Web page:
Less Tricks, More Treats; Here’s To An Un-boring

I was four when I first remember my mother dressing me up for Halloween. I was a disco-cowgirl, Halloween being the best excuse my mom had to wrap her baby in a fluffy feather boa and sequined 10-gallon hat and send her into the dark October night. And while pink cowgirl boots might explain my footwear fetish, it’s the intoxicating sense of temporarily becoming someone else that explains my fascination with all things Halloween.
For one night a year, you are anything in the world you desire to be; a Jester, an Ice-Dancer, a Transformer or a Crazy Cat lady. The sheer fun of childlike pretending fuels the rest of Halloween and makes it fun for the over 14-year-old set, generally resulting in many an embarrassing picture of you, taken with your wig half on, fueled by Newcastle and too many Pixie Sticks, tagged for posterity on your Facebook.
So of course, you need the most badass costume you can get.
If you have an idea in mind, which I certainly hope you do, then you are probably like the Average College Joe and still need to purchase a majority of the costume. I hope, pray and cross my fingers that no one resorts to the pre-packaged costume options that showcase busty blonds dressed in soulless pre-assembled and generously hemmed mini-dresses.
Yes, boxed costumes are easy. No, they are not worth it, I argue, because can you imagine the sheer awkwardness of dressing up as Naughty Cop No.2, only to find that three other girls at your fete-du-jour have opted for the same spandex uniform? A little extra effort will result in a far better outcome.
To start looking for a real costume, unboxed and unprepared, a blank canvas for you to play with, you must know where to start looking. A personal favorite of mine is a little store in Costa Mesa called The Costume Connection (1822 Newport Blvd., Costa Mesa 92627).
This is the place to go to find extravagant rental costumes, when you know you want to be a Samurai or Miss Chiquita, the Banana lady, but aren’t sure you’re ready to take the plunge and buy a sword and/or a fruit basket for your head.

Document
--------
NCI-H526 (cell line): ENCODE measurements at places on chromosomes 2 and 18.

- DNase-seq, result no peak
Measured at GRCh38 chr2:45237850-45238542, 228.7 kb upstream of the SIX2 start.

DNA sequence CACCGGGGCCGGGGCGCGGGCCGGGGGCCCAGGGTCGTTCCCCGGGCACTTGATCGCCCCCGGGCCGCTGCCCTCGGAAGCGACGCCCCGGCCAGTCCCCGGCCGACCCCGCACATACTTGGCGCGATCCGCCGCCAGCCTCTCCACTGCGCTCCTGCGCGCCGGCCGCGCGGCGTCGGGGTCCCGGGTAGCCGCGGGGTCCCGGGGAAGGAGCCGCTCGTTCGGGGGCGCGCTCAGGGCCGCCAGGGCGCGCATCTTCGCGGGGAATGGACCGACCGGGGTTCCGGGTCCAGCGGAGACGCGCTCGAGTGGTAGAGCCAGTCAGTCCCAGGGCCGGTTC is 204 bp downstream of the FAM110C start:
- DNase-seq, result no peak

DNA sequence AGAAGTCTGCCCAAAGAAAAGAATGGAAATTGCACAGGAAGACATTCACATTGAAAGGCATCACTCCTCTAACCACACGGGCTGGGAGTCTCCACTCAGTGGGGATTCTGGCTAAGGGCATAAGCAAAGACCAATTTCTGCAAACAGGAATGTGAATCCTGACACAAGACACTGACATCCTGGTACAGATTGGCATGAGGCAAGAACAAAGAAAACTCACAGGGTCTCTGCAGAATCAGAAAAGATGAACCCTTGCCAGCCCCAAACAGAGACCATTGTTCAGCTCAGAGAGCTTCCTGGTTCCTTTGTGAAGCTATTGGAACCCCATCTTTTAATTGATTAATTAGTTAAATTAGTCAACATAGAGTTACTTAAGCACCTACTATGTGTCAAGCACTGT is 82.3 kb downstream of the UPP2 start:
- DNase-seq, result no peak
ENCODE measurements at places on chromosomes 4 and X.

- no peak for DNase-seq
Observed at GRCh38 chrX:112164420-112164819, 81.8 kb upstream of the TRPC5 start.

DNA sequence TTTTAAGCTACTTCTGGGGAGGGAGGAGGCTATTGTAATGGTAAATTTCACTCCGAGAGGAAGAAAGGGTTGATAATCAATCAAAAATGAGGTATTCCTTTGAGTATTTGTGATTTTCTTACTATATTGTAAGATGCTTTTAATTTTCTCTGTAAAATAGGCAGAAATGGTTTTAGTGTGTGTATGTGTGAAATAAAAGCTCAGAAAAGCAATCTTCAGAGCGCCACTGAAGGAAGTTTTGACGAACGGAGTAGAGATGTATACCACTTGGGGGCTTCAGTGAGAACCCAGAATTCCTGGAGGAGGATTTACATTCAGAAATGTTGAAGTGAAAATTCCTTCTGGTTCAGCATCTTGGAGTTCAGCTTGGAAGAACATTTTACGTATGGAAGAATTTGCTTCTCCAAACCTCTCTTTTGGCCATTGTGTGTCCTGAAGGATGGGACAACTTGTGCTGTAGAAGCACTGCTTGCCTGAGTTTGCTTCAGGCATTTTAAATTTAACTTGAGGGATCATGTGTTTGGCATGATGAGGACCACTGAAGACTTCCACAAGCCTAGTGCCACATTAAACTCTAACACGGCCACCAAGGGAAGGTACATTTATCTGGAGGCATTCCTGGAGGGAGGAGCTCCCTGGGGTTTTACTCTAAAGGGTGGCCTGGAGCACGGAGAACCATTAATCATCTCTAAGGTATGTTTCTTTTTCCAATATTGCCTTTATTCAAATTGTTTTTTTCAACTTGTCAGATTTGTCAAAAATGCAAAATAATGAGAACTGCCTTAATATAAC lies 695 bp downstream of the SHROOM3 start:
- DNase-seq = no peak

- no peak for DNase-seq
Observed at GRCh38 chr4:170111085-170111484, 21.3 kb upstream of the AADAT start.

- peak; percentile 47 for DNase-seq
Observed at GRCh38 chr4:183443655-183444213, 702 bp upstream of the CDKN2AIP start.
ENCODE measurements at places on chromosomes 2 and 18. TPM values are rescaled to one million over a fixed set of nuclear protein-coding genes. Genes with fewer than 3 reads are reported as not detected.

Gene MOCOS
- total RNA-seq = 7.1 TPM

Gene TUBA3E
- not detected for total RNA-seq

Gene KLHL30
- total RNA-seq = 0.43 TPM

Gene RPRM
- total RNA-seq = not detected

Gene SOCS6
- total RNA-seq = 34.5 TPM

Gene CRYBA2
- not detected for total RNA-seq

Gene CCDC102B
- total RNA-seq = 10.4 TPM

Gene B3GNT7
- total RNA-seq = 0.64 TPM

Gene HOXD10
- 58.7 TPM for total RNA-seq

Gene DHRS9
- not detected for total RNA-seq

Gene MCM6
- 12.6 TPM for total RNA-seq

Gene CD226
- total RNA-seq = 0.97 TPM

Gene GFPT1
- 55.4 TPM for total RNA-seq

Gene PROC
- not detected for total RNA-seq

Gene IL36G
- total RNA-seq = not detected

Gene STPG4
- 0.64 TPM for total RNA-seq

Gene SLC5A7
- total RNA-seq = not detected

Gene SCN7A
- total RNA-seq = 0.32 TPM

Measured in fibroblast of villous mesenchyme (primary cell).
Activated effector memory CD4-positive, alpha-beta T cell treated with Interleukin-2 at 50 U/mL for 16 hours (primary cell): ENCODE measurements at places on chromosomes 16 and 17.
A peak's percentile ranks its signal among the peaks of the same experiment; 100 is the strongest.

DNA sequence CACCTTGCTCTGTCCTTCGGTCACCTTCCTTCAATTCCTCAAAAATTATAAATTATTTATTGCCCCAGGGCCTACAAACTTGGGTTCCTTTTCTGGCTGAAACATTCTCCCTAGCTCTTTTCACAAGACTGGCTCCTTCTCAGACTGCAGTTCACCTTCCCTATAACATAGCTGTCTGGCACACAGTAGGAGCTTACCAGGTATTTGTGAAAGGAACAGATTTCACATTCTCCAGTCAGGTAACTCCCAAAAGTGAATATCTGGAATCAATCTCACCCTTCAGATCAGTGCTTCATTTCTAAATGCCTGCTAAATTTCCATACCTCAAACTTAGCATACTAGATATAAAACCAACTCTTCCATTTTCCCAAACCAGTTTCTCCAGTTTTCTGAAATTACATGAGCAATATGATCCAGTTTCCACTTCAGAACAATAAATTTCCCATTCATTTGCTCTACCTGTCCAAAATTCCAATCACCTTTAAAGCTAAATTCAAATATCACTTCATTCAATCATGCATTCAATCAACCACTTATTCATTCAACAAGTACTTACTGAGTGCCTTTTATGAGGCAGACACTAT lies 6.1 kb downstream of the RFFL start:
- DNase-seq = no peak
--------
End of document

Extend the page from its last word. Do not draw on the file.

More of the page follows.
They also have pieces of costumes, such as bow ties, fake teeth, wigs and prosthetic body parts. Since the store isn’t seasonal, you can expect service that isn’t apathetic and products that aren’t overpriced.
For the eager college trick-or-treater who is willing to drive further than Costa Mesa, Gasoline Alley (3804 E Chapman Ave, Orange, 92869) is a few freeway stops north on the 55. It is also not a seasonal store, but it is something of a hole-in-the-wall.
Herein the appeal lies; it smells like your grandmother’s attic and it probably has many of the same collections: hats, go-go-boots, plastic ninja stars and old Biker jackets. It’s a nodge-podge of wonderful things you never knew you couldn’t live without.
For the customer who is looking less for attire and more for eccentric clothing that could be converted into costume, there is the consignment store Buffalo Exchange at the hipster favorite The Lab (2930 Bristol St., Costa Mesa 92626).
Does your cowboy outfit need a rad plaid shirt? Is your sailor pin-up girl ensemble still hatless? Are you dressing up as your favorite character from a TV show only to realize that you need the right pair of glasses to make the ensemble work? Buffalo Exchange can supply you with all of this, and since it is all secondhand, you can expect not to pay an arm and a leg for it.
Ah, Halloween. No longer do I have the shiny cowgirl hat I wore a long 17 years ago, but I will always carry the memory of a simpler time and how, one night a year, I managed to become someone I always wanted to be. Cheers, here’s to the pursuit of grown-up Halloween costumes.